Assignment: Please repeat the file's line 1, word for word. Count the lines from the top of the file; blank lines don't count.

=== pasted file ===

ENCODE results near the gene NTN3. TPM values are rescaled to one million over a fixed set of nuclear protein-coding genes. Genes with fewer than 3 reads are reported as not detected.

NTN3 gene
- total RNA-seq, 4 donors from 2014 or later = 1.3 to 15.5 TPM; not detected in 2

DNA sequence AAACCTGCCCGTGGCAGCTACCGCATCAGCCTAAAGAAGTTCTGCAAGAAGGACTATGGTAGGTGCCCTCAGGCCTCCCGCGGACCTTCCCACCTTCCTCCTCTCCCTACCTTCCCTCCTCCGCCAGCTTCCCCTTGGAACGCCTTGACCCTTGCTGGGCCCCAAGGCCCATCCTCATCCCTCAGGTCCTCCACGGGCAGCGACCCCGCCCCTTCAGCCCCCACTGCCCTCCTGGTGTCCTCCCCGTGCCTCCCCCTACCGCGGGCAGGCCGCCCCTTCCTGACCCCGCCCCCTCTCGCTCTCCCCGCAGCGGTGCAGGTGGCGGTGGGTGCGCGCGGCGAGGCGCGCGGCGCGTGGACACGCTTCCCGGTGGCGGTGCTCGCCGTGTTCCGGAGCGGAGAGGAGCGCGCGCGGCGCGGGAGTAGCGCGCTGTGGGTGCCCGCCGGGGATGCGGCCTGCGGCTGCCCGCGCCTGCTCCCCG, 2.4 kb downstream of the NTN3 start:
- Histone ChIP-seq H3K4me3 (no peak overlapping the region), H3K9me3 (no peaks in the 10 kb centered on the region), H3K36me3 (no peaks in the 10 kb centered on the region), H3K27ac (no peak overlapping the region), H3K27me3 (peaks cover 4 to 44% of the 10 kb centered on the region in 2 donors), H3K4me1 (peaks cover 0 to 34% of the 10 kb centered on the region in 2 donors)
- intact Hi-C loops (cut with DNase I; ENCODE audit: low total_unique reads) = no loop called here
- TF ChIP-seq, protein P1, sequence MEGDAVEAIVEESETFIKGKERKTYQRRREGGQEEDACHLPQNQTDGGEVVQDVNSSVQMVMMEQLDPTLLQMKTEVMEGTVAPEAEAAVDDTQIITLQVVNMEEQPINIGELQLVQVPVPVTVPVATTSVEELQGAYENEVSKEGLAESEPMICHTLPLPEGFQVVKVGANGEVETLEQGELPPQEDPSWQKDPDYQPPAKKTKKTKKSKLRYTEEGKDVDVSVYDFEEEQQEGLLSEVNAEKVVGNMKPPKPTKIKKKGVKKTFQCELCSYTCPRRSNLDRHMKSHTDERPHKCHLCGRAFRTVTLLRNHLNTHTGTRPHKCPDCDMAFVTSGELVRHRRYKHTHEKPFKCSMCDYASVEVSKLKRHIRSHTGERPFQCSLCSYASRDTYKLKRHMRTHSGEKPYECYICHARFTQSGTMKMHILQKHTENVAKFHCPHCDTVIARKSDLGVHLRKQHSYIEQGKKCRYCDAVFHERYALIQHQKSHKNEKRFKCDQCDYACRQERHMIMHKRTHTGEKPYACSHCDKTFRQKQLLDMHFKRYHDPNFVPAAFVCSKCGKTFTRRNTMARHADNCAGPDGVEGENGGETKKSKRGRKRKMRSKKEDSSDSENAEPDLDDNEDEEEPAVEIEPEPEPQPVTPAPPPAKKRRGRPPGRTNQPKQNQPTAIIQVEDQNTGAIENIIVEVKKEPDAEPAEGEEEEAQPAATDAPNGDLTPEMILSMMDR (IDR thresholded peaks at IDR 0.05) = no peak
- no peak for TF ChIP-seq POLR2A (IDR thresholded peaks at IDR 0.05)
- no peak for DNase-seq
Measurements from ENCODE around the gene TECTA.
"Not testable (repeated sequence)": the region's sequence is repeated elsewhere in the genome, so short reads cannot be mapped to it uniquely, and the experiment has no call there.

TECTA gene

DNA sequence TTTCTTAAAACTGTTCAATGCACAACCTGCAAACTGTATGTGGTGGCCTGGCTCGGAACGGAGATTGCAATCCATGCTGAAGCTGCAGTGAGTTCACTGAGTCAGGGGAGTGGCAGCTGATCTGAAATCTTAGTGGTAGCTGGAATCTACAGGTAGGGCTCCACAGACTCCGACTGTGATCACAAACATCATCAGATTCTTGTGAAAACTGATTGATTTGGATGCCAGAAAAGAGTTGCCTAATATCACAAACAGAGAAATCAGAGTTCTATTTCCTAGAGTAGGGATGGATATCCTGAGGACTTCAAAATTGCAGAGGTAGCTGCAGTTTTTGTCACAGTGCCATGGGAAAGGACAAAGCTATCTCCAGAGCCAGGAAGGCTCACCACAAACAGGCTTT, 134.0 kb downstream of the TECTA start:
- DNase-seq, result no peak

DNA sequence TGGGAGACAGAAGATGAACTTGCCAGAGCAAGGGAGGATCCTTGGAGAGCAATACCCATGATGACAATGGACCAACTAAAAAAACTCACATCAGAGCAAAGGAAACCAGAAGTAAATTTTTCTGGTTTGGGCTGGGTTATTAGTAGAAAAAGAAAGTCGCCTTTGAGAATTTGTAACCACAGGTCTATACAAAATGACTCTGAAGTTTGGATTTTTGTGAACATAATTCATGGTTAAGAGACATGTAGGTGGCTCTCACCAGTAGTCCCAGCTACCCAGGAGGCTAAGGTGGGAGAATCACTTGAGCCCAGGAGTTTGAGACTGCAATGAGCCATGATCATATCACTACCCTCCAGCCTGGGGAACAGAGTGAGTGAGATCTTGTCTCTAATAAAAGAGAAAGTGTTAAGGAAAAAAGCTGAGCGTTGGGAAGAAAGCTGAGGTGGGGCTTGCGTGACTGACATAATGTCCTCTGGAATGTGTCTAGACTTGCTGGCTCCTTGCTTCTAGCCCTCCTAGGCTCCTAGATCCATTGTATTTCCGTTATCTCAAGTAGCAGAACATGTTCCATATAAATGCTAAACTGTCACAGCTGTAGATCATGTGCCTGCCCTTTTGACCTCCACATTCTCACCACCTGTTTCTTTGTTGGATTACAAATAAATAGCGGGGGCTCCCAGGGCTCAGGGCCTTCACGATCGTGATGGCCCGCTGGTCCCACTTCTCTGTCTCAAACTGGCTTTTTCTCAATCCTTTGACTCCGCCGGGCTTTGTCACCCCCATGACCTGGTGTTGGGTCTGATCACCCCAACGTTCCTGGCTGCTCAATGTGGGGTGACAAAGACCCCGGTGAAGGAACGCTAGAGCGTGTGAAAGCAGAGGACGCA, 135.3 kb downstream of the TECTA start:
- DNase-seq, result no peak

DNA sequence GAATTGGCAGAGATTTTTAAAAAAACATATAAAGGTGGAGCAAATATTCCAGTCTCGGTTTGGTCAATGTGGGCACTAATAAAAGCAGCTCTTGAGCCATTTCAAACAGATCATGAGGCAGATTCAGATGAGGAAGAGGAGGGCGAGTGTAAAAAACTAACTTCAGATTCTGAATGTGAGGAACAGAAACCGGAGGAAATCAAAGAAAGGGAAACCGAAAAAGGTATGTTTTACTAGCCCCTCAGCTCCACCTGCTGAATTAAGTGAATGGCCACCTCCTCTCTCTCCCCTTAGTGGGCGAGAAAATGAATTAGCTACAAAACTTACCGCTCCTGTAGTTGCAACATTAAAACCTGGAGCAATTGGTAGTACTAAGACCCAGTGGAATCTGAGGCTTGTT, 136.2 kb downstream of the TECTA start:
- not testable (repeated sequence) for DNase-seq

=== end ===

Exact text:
ENCODE results near the gene NTN3. TPM values are rescaled to one million over a fixed set of nuclear protein-coding genes. Genes with fewer than 3 reads are reported as not detected.